Another object of the invention is to provide an article and method of the above character which utilizes a combination of a substantially transparent, optically thick, colorant carrying layer in conjunction with an interference coating and in which the optically thick colorant carrying layer and the interference coating are positioned so that the colorant operates in an essentially subtractive mode to modify the normal incidence gold color and the color shift with angle properties as seen by reflection.
Another object of the invention is to provide an article and method of the above character in which the color shift is very discernable by the normal human eye.
Another object of the invention is to provide an article and method of the above character which utilizes a colorant layer which is angle insensitive in its optical properties and a multilayer interference coating which is angle sensitive.
Another object of the invention is to provide an article and method of the above character which is particularly suitable for currency applications.
Another object of the invention is to provide an article and method of the above character in which hot die stamp transfer processes can be utilized for transferring the same onto currency.
Another object of the invention is to provide an article and method of the above character in which a print layer can be placed upon the transferred article.
Additional objects and features of the invention will appear from the following description in which the preferred embodiments are set forth in the accompanying drawings.
FIG. 1 is a cross sectional view of an article incorporating the present invention utilizing the combination of the colorant carrying dyed superstrate and a multilayer interference coating and which is provided with an adhesive layer to facilitate bonding the same to a substrate.
FIG. 2 is a chromaticity diagram of the design shown in FIG. 1, along with a design that omits the yellow dye in the hardcoat.
FIG. 3 is a transmittance curve for the isolated dyed element associated with the design shown in FIG. 1.
FIG. 4 is a cross sectional view of an article incorporating another embodiment of the invention showing the manner in which the article is used in connection with currency.
FIGS. 5A, 5B and 5C are representations showing various manners in which the article of the present invention may be utilized on currency.
In general, the thin film optical variable article as viewed by reflected light has a gold to green color shift with angle for currency authentication and is adapted to be carried by a substantially opaque currency sheet serving as a substrate. The article is comprised of a structural element carrying a colorant and having first and second surfaces and a multilayer interference coating carried on one of the first and second surfaces. The article is adapted to be carried by the currency sheet so that the multilayer interference coating faces the currency sheet and the colorant carrying structural element serves as a superstrate facing the incident light. The multilayer interference coating is comprised of a substantially opaque layer of aluminum nearest the substrate, a layer of magnesium fluoride adjacent to the aluminum layer and a layer of chromium having substantial transmission adjacent to the magnesium fluoride layer. The colorant has a yellow hue. At normal incidence of light, the article has a coppery-gold hue and the colorant operates in essentially a subtractive mode to cause a modification of the gold color and the color shift with angle properties as seen by reflection.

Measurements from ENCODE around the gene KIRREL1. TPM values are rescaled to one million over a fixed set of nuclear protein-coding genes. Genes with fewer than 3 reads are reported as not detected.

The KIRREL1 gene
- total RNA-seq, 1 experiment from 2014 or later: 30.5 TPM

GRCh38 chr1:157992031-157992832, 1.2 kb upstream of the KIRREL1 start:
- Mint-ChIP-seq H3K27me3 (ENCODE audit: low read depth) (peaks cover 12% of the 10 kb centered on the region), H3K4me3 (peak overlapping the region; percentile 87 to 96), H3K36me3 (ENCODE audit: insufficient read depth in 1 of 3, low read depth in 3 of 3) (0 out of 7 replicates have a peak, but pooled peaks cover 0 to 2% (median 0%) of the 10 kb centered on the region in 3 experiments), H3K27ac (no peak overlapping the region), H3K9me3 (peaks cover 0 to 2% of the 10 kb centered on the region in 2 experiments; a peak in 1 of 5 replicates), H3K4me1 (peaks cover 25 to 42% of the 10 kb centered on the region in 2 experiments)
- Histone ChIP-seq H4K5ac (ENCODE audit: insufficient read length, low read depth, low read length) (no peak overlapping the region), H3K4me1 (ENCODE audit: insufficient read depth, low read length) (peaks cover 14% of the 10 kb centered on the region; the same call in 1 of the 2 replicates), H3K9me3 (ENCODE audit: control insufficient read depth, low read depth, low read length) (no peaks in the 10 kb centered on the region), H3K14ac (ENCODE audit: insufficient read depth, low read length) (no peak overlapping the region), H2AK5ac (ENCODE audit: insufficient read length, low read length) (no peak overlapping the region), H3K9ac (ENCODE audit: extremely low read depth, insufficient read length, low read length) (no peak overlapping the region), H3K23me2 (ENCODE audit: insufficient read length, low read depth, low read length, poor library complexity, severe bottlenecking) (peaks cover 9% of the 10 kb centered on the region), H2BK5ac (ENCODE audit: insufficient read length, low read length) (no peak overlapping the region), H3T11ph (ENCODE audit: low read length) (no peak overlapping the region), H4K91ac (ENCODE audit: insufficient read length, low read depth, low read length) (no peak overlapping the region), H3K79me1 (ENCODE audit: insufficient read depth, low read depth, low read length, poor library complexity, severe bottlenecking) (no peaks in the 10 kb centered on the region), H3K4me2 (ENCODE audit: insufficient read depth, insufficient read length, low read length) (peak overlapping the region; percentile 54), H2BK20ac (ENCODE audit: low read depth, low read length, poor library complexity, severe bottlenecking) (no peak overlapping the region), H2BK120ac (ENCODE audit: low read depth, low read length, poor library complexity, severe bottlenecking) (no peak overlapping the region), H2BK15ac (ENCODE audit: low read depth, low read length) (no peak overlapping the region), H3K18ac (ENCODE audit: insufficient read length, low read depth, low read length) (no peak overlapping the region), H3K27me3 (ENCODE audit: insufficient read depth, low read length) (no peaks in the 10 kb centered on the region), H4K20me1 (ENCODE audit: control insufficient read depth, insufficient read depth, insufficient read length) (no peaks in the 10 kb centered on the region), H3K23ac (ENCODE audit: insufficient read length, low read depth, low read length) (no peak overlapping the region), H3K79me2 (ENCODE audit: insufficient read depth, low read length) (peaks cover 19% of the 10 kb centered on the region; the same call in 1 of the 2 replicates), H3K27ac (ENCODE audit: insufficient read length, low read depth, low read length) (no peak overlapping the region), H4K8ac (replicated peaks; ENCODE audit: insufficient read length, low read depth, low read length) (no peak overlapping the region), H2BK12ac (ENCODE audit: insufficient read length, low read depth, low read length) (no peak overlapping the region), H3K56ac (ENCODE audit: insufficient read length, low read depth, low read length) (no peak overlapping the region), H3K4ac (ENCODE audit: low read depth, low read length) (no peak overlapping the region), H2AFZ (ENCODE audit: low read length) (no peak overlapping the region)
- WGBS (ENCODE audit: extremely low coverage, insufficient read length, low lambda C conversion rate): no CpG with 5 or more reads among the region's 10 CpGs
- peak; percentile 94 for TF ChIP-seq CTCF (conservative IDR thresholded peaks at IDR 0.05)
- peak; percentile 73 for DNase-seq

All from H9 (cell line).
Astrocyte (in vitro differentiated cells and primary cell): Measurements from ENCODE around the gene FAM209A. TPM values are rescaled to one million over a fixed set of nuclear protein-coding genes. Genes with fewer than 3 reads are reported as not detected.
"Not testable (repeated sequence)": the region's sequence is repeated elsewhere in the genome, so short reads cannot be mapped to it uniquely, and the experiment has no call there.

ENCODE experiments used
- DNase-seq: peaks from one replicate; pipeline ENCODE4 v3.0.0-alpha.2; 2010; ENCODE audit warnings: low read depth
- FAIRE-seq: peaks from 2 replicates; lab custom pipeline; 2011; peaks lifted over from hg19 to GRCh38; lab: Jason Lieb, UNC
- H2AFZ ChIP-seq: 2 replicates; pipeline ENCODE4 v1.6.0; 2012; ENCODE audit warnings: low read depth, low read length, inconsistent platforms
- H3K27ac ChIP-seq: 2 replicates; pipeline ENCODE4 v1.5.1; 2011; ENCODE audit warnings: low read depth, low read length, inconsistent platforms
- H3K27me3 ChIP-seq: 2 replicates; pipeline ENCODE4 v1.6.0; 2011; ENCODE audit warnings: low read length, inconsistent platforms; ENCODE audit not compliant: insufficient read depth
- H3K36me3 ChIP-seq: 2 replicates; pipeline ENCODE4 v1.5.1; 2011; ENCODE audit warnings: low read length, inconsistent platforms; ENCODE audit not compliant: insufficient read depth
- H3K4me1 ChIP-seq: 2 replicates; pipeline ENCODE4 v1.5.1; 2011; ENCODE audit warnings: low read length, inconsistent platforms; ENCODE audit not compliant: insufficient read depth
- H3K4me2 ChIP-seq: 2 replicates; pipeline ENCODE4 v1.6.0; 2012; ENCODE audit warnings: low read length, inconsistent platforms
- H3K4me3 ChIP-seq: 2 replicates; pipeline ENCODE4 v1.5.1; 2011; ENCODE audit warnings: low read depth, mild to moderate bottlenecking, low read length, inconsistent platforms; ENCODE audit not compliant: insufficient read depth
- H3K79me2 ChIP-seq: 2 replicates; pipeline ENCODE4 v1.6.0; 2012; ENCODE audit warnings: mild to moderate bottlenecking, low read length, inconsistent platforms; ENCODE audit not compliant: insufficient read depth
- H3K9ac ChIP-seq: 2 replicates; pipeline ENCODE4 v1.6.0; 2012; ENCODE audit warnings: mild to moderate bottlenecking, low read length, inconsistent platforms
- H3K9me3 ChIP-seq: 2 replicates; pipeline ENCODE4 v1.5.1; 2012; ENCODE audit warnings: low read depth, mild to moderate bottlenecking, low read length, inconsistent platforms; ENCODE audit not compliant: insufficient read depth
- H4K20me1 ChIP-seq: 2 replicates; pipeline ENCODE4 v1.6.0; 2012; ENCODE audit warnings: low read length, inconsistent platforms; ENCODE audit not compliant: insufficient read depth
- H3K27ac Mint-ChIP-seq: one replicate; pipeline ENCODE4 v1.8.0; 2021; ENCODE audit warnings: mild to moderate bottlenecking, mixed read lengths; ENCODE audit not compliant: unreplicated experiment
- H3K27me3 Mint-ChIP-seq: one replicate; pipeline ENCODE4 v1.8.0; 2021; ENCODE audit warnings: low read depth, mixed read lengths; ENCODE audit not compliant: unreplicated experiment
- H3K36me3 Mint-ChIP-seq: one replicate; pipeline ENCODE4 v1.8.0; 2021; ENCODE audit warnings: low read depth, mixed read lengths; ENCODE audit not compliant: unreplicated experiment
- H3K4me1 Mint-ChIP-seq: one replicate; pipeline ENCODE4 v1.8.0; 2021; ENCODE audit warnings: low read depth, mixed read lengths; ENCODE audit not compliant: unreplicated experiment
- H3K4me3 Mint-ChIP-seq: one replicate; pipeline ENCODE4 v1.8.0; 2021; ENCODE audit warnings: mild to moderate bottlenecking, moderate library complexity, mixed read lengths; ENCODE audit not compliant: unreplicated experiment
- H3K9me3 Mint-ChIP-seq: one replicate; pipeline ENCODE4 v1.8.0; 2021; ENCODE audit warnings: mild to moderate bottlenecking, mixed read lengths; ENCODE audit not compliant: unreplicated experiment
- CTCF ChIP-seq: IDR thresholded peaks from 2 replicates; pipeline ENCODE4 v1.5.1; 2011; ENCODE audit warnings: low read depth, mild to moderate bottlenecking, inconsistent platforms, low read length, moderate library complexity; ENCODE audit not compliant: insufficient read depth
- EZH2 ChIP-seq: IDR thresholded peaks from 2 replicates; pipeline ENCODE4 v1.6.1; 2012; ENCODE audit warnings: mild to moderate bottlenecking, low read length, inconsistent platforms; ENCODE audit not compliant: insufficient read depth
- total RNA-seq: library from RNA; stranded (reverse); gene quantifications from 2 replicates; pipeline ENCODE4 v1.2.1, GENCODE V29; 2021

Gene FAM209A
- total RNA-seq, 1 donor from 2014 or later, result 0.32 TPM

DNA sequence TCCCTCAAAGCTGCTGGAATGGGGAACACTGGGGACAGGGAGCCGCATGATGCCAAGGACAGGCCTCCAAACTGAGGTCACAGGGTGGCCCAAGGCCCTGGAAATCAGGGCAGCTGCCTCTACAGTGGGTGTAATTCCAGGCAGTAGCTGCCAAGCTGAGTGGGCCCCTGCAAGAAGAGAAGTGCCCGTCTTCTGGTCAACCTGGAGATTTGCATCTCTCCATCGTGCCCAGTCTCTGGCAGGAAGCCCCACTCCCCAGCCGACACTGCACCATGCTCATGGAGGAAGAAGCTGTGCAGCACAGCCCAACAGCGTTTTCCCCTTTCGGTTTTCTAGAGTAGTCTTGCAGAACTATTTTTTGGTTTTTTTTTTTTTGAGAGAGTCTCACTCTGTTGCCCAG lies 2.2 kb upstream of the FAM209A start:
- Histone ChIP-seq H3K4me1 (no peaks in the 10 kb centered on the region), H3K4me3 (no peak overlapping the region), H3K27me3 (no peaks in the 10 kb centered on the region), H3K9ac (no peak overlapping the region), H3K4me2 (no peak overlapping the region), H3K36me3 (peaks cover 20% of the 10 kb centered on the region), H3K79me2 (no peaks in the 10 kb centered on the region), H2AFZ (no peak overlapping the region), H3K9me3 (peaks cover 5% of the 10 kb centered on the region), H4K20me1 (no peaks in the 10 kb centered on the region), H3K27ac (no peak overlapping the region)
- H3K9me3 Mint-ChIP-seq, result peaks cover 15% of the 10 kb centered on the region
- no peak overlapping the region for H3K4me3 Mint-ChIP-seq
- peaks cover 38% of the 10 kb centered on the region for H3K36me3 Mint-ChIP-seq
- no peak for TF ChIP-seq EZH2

More in particular, as shown in FIG. 1, there is shown an optical variable article of the type which is carried by a transfer foil that can be shipped to the customer and which is provided with an adhesive to facilitate bonding of the article to currency. The design for the article has a normal incidence dominant wavelength in the range of 587-592 nanometers with a design tolerance of ±2% of the nominal dominant wavelength. The article 11 consists of a combination layered structure 12 incorporating the present invention. The combination layered structure 12 is comprised of a substantially transparent, optically thick, subtractive colorant carrying ("dyed hardcoat") layer 13, which serves as an element, and a multilayer interference coating 14. The optically thick colorant carrying layer is substantially insensitive to changes in angle of incident light whereas the multilayer interference coating 14 is decidedly angle sensitive. In the present invention, the colorant is yellow. Also in the present invention in which it is desired to use the article in connection with a hot die stamp process, the structural element 13 is formed of an acrylic type polymer carrying a commercially available yellow dye. By way of example the yellow dye can be Acetosol Yellow 5GLS (Solvent Yellow 42) supplied by Sandoz Colors and Chemicals Company. The element should have an absorbance between about 1.0 and 5.0 at a wavelength of about 430 nm, the wavelength of maximum absorbance.